Stop and Eat the Flowers

This adorable idea from Highlights is one of those times when it’s perfectly okay to let the kids play with their food.

Just before Travis got home from school, I prepped a big platter of veggies and fruits that could be used to make a veggie “garden”. This can include almost anything, but we used an assortment of:

Celery

Snap peas

Cherry tomatoes

Baby carrots

Green beans

Broccoli

Green apple

Blueberries

I set out the plate, along with a cutting board for a “canvas”, and invited Travis to form the items into flowers.

There was so much room for variety here! The long green shapes like celery and green beans were perfect for flower stems. The slightly shorter snap peas could be grass.

Rounder shapes (cherry tomatoes, blueberries) worked nicely as the center of flowers, and we played around with ideas for petals, such as baby carrots or fuzzy broccoli trees.

This “flower” with a cluster of blueberries made me think of delphiniums!

Be careful though, because you’ll probably have garden “pests” who gobble up the flowers only moments after they’ve bloomed.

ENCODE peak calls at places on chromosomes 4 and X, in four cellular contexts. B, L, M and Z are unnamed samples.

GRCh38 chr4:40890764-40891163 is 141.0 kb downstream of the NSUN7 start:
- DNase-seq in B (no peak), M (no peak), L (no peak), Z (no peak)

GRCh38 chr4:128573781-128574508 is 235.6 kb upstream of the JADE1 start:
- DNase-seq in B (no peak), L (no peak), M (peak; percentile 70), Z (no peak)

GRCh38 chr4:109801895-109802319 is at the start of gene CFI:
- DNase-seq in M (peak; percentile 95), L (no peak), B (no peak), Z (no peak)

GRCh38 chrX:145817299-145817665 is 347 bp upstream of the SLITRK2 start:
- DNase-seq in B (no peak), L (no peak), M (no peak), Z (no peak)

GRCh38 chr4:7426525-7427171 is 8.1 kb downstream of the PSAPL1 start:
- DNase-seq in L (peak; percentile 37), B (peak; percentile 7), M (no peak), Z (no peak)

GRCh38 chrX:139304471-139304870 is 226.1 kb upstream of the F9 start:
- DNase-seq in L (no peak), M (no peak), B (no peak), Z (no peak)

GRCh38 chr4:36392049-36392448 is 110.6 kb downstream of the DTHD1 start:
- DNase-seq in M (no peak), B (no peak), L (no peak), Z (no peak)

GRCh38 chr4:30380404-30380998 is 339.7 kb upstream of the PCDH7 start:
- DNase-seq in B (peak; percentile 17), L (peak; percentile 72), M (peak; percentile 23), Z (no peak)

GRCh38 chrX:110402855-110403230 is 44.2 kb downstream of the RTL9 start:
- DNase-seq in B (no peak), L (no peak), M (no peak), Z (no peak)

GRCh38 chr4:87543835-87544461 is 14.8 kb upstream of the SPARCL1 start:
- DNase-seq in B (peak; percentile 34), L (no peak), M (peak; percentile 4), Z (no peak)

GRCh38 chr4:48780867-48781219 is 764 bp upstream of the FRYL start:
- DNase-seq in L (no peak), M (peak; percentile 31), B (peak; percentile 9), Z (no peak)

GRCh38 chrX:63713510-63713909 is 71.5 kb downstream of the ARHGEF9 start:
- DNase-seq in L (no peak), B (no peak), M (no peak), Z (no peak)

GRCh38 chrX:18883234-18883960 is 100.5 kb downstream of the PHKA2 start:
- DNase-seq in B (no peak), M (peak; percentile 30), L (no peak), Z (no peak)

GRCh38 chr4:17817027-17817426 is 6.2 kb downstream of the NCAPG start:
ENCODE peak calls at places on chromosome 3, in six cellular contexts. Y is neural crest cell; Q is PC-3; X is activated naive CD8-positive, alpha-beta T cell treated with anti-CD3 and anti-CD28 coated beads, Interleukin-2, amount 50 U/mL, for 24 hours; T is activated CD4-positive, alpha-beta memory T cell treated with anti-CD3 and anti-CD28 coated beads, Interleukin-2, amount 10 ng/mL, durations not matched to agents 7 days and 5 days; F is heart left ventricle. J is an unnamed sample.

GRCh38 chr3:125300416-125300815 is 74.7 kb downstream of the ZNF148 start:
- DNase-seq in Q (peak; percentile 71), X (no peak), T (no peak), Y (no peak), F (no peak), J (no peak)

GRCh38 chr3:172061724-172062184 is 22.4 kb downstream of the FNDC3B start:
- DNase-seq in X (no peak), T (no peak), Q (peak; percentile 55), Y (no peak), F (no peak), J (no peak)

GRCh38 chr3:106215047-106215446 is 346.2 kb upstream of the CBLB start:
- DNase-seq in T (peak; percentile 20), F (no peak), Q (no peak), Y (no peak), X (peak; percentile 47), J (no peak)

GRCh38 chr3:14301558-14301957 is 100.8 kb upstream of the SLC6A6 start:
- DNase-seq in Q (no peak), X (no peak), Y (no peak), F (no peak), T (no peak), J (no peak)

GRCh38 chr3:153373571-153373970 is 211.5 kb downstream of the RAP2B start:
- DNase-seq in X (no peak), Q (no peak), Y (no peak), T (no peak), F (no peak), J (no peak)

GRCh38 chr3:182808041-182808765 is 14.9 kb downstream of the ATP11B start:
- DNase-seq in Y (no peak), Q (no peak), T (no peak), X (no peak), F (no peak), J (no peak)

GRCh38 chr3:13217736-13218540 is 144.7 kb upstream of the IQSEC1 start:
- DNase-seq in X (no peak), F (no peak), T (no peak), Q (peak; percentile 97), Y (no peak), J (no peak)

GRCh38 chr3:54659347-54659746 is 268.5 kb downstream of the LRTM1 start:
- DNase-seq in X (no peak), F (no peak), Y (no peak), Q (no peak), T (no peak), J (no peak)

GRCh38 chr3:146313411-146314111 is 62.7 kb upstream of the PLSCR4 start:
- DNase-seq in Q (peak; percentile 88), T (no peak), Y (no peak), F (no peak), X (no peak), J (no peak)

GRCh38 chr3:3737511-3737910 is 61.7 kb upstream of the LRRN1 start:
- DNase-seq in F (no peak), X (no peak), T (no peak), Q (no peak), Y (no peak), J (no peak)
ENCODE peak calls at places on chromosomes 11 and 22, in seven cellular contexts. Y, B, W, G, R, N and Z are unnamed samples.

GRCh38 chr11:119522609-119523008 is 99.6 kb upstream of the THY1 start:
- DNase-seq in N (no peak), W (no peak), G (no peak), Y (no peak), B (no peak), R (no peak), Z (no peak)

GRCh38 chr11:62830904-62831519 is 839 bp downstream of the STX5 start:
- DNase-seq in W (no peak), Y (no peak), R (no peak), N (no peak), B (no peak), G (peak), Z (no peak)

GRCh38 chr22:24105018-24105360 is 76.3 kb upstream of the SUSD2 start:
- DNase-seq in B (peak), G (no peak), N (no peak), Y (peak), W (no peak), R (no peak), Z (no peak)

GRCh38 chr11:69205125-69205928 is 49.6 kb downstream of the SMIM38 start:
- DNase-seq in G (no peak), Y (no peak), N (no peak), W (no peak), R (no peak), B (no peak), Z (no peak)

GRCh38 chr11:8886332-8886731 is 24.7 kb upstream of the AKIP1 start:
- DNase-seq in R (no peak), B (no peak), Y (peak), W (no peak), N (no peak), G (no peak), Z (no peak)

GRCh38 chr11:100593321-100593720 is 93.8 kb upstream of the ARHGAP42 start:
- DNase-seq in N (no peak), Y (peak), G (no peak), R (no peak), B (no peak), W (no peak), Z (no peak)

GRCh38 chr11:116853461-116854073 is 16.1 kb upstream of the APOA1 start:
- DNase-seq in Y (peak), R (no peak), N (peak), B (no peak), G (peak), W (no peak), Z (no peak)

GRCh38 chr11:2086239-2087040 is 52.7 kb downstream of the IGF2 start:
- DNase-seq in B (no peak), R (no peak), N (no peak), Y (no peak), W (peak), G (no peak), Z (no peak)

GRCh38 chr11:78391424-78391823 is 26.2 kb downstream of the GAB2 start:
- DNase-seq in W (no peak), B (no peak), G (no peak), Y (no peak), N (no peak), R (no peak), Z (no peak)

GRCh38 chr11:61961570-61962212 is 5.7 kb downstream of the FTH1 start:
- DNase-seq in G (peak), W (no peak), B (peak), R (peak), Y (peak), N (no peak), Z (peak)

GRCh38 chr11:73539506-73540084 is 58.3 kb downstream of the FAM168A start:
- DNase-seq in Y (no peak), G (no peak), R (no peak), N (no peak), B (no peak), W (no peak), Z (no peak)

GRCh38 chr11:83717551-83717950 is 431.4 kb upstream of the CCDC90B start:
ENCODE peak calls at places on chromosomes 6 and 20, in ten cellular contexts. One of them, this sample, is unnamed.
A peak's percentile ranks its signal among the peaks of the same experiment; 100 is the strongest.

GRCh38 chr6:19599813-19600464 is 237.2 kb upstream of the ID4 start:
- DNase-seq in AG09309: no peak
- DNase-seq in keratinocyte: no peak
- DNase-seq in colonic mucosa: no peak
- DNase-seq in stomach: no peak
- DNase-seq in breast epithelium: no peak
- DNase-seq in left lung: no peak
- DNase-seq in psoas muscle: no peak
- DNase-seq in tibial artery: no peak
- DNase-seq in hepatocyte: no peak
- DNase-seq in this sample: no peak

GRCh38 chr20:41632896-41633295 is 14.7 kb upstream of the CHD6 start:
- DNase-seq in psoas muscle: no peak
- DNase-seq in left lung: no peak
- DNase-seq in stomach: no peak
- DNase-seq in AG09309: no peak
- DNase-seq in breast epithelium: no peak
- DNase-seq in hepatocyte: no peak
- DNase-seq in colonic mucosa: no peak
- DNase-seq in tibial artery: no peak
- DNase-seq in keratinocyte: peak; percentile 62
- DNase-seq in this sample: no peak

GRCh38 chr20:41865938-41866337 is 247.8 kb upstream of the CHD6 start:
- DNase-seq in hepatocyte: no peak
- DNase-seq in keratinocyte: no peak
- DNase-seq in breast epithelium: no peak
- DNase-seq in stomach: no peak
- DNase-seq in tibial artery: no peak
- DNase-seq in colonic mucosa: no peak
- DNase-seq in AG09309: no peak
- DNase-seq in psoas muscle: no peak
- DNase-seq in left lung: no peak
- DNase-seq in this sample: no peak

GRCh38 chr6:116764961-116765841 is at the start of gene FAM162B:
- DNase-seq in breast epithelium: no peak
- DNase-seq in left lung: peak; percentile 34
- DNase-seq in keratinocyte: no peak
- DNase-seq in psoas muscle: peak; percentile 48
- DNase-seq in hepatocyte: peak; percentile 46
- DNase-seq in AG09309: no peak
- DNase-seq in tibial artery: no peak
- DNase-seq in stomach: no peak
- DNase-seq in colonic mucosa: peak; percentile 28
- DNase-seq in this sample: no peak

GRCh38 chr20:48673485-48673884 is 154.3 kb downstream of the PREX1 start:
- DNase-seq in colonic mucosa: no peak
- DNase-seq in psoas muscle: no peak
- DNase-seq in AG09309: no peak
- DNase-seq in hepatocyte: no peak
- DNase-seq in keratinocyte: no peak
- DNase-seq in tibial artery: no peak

Tin Foil Constellations

Children love the glow of the stars, and here’s a beautiful way to bring that glow inside! This activity doubles as a quick lesson on constellations and a D.I.Y. nightlight.

To start, I set out a sheet of tin foil and showed Veronika how to prick it with a toothpick to make dots. We did this step over a yoga mat, so the toothpicks wouldn’t scratch a tabletop or other surface; you could also place a sheet of felt underneath.

While she made holes at random, I made more deliberate constellation shapes, such as the Big Dipper. Older kids can follow along with pictures of real constellations, too. For a toddler, this was a great first chance to talk with Veronika about how some of the stars make shapes in the sky.

Next, we fit the dotted sheet of foil inside a mason jar. This was trickier than I thought, with the foil crumpling on the first round, so we quickly made a second sheet and inserted it more smoothly. It helps to make the holes a bit wider than the point of the toothpick, too, so they show up better.

Finally, we needed to light up the night sky! Veronika helped turn on a tea light, which we then inserted into the jar.

She marveled at the twinkle as soon as we were in a darkened room! Even better, the stars will twinkle in her bedroom all night long.